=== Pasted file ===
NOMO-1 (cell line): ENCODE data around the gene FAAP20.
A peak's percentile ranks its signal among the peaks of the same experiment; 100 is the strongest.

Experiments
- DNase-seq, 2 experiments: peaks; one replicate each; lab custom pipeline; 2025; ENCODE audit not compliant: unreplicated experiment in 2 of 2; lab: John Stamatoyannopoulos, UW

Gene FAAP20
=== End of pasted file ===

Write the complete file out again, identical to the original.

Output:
NOMO-1 (cell line): ENCODE data around the gene FAAP20.
A peak's percentile ranks its signal among the peaks of the same experiment; 100 is the strongest.

Experiments
- DNase-seq, 2 experiments: peaks; one replicate each; lab custom pipeline; 2025; ENCODE audit not compliant: unreplicated experiment in 2 of 2; lab: John Stamatoyannopoulos, UW

Gene FAAP20